Signal pathways involved in microbe-nematode interactions provide new insights into the biocontrol of plant-parasitic nematodes.
Apr 12, 2019   Philosophical Transactions Of The Royal Society Of London. Series B, Biological Sciences
Liang LM, Zou CG, Xu J, Zhang KQ
Signal pathways involved in microbe-nematode interactions provide new insights into the biocontrol of plant-parasitic nematodes.
Apr 12, 2019
Philosophical Transactions Of The Royal Society Of London. Series B, Biological Sciences
Plant-parasitic nematodes (PPNs) cause severe damage to agricultural crops worldwide. As most chemical nematicides have negative environmental side effects, there is a pressing need for developing efficient biocontrol methods. Nematophagous microbes, the natural enemies of nematodes, are potential biocontrol agents against PPNs. These natural enemies include both bacteria and fungi and they use diverse methods to infect and kill nematodes. For instance, nematode-trapping fungi can sense host signals and produce special trapping devices to capture nematodes, whereas endo-parasitic fungi can kill nematodes by spore adhesion and invasive growth to break the nematode cuticle. By contrast, nematophagous bacteria can secrete virulence factors to kill nematodes. In addition, some bacteria can mobilize nematode-trapping fungi to kill nematodes. In response, nematodes can also sense and defend against the microbial pathogens using strategies such as producing anti-microbial peptides regulated by the innate immunity system. Recent progresses in our understanding of the signal pathways involved in microbe-nematode interactions are providing new insights in developing efficient biological control strategies against PPNs. This article is part of the theme issue 'Biotic signalling sheds light on smart pest management'.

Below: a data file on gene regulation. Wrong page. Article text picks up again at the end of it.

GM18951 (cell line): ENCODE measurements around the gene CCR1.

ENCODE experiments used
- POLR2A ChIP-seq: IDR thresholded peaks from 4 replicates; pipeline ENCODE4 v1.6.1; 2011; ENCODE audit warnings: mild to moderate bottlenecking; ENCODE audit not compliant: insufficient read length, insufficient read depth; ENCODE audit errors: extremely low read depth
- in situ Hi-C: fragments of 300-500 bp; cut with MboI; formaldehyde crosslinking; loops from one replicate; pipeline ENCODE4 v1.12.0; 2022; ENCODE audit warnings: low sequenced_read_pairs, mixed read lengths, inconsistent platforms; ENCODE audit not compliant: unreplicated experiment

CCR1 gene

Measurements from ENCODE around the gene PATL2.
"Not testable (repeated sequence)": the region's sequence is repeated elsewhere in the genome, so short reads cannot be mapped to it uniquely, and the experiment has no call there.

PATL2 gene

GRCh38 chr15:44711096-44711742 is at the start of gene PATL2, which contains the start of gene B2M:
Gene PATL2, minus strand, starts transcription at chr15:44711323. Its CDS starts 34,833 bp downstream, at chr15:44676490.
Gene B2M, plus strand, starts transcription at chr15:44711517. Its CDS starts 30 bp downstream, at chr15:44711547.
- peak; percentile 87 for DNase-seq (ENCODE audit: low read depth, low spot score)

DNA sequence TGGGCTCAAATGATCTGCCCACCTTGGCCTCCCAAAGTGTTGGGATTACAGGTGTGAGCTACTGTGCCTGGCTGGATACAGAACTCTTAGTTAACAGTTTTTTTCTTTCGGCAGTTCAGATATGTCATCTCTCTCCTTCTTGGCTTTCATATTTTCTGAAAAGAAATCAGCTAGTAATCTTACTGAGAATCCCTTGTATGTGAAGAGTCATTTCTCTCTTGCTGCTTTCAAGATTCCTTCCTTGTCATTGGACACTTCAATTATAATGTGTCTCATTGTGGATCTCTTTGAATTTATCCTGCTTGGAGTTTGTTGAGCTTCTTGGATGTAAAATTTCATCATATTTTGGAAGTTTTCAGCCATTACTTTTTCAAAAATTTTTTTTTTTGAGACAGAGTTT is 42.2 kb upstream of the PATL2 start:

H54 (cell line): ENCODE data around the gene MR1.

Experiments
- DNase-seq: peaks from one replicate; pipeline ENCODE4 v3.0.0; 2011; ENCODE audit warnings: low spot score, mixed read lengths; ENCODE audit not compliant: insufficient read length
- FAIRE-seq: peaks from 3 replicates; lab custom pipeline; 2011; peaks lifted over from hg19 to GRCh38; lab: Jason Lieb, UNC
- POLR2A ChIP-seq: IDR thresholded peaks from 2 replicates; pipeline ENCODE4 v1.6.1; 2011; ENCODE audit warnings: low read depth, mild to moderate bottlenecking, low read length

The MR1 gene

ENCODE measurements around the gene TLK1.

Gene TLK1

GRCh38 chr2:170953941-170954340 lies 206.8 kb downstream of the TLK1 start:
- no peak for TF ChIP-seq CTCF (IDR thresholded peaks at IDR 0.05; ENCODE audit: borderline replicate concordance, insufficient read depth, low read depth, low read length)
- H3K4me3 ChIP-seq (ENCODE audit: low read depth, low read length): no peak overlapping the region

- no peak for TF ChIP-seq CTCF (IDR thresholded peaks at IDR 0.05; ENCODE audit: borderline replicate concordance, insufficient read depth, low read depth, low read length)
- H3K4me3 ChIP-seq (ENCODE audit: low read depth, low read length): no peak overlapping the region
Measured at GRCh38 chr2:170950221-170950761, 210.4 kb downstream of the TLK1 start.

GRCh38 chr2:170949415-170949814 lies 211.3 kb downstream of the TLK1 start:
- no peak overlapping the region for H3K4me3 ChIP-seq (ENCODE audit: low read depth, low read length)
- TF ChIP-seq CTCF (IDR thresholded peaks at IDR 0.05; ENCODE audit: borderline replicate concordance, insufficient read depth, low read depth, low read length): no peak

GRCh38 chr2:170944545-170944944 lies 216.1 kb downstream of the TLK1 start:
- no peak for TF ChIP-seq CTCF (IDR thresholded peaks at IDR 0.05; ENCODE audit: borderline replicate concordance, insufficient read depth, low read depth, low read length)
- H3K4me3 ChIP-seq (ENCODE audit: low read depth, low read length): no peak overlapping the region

A whitefly effector Bsp9 targets host immunity regulator WRKY33 to promote performance.
Apr 12, 2019   Philosophical Transactions Of The Royal Society Of London. Series B, Biological Sciences
Wang N, Zhao P, Ma Y, Yao X, Sun Y, Huang X, Jin J, Zhang Y, Zhu C, Fang R, Ye J